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Document Friday: The US Military had “a contingency plan to take over” Portuguese Islands!?

November 19, 2010

Mario Soares, not Alexander Kerensky.

Pentagon Had Contingency Plan to “Seize” the Azores in 1975 In Event of Communist Takeover of Portugal

Information recent declassified by the Interagency Security Classification Appeals Panel (ISCAP) sheds light on a hitherto obscure aspect of U.S. policy toward Portugal after its April 1974 revolution.   At issue was a memorandum of conversation between Secretary of State Henry Kissinger and Secretary of Defense James Schlesinger on 22 January 1975. The document is held in the files of the Gerald R. Ford Presidential Library.[1] On the first page, after Kissinger makes a gloomy appraisal of the Portuguese situation, Schlesinger makes a comment that was excised.  Earlier this month ISCAP reversed the excision in response to a mandatory declassification review appeal by the National Security Archive.[2] So what were they hiding?

Kissinger and Secretary of Defense James Schlesinger had routine breakfast meetings to discuss current business and when they met on 22 January 1975 Portugal was the first item on the agenda.  With the political direction of Portugal uncertain during 1974 and 1975, Pentagon contingency planners had gone to work developing scenarios for U.S. actions in the event of developments such as a Communist coup.  Tacitly acknowledging the need for initiatives to protect U.S. interests in Portugal –especially air field in the Azores, the archipelago of islands 900 miles off the country’s coast– Kissinger commented, “We should have a program.”   He then pessimistically declared that “There is a 50 percent change of losing it.”  To that Schlesinger responded, “We have a contingency plan to take over the Azores.”  He parenthetically noted, “That would be stimulating Azores independence.”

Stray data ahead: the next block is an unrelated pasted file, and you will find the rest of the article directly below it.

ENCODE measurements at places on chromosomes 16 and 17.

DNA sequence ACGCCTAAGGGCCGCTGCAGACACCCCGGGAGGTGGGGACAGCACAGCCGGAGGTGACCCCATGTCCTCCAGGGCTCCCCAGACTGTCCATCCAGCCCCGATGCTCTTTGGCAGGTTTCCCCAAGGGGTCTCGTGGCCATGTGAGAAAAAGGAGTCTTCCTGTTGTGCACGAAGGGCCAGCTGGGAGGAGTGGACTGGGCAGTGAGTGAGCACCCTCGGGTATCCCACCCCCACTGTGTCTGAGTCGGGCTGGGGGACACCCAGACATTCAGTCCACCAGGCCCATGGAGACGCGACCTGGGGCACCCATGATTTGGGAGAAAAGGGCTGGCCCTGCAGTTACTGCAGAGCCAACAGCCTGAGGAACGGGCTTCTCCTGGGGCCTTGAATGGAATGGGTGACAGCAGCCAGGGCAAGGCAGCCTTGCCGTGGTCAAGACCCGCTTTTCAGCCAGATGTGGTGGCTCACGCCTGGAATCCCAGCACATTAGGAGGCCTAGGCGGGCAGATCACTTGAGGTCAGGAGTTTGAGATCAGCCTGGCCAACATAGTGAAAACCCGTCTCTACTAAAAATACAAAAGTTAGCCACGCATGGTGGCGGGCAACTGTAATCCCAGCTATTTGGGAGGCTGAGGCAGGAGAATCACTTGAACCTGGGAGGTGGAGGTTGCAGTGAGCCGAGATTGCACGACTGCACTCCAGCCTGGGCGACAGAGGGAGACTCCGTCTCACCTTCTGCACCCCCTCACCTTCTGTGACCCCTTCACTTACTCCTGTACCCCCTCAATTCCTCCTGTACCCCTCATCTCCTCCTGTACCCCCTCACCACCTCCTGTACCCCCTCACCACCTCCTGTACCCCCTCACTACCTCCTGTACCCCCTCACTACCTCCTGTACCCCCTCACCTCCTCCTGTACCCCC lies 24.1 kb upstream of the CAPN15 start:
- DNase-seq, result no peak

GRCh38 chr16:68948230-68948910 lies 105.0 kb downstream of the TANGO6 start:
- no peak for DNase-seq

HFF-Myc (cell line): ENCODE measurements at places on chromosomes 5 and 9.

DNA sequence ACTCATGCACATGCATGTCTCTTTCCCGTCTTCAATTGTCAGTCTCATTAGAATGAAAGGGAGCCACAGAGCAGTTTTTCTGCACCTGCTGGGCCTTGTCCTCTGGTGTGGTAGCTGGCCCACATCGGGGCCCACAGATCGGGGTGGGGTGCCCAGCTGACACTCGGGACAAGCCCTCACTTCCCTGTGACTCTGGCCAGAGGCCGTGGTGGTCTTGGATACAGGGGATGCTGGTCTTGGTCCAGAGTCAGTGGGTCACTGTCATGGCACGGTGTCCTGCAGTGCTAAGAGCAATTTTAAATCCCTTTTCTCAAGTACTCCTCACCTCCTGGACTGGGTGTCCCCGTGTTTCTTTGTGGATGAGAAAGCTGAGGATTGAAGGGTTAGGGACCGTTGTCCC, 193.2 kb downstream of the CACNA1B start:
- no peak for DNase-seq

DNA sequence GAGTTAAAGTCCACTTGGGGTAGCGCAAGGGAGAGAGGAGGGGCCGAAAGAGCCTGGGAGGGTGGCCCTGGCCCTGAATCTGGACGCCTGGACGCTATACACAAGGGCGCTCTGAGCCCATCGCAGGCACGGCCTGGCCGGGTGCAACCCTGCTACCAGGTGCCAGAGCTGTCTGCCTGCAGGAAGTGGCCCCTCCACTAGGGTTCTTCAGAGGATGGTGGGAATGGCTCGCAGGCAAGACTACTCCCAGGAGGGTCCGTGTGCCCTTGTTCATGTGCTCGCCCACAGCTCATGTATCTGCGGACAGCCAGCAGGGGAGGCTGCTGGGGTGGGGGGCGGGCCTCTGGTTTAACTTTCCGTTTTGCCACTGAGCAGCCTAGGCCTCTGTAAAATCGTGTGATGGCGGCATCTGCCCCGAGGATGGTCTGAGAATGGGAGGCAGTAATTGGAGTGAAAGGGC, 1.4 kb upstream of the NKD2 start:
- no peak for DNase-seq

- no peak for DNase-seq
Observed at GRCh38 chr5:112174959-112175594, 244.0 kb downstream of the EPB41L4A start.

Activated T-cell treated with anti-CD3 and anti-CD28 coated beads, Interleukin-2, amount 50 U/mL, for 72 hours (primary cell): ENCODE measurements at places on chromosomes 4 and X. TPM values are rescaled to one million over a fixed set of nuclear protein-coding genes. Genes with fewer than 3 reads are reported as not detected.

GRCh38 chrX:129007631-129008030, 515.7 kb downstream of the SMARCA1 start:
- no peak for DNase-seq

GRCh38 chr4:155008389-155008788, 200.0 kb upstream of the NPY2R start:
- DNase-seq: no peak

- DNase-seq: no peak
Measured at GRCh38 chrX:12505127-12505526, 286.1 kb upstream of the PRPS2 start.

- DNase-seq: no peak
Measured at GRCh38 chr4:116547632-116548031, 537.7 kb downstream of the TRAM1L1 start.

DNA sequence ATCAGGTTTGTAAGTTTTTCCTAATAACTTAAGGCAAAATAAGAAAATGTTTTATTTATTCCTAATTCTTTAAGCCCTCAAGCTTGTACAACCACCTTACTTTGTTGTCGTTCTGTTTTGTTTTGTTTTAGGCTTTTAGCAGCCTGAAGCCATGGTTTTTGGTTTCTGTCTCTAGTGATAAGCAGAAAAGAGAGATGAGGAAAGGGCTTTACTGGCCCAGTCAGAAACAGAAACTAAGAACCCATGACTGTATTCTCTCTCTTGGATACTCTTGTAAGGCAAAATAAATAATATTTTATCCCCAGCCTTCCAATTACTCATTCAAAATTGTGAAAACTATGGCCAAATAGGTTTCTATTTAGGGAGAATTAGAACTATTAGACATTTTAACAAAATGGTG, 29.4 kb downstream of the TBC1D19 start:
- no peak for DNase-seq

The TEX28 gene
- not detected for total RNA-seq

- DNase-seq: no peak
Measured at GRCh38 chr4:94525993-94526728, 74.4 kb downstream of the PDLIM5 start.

The Kissinger-Schlesinger conversation must be understood in the context of U.S. policy toward Portugal in the months after the April 1974 revolution. Led by insurgent military officers, the “Carnation Revolution” overthrew the autocracy that António de Oliveira Salazar had established in the early 1930s.  With some elements of the military close to the pro-Moscow Portuguese Communist Party, Kissinger worried that the new government led by General Vasco dos Santos Gonçalves would turn hard-left with the Communists calling the shots.  If Portugal, a NATO member, went Communist, Kissinger would declare, expulsion from the Alliance could follow.  [For Kissinger’s concerns, see background paper]  To strengthen the Mario Soares and the Socialist Party, the British Labor Governments and the West German Social Democrats secretly provided financial subsidies.  While Kissinger distrusted recommendations for a center-left government, and absolutely opposed Communist participation in a coalition government, he may also have supported clandestine support for the Socialists and other moderate elements He noted that he saw Soares as a “Kerensky” figure who would fail to check the  Communists.  Kerensky, of course, was the prime minister of Russia until Lenin and the Bolsheviks stormed the Winter Palace.  When Soares told Kissinger that “We have no desire to become Communist,” the Secretary of State replied, “Neither did Kerensky.”[3]

Lajes Air Force base from cooperscastle.com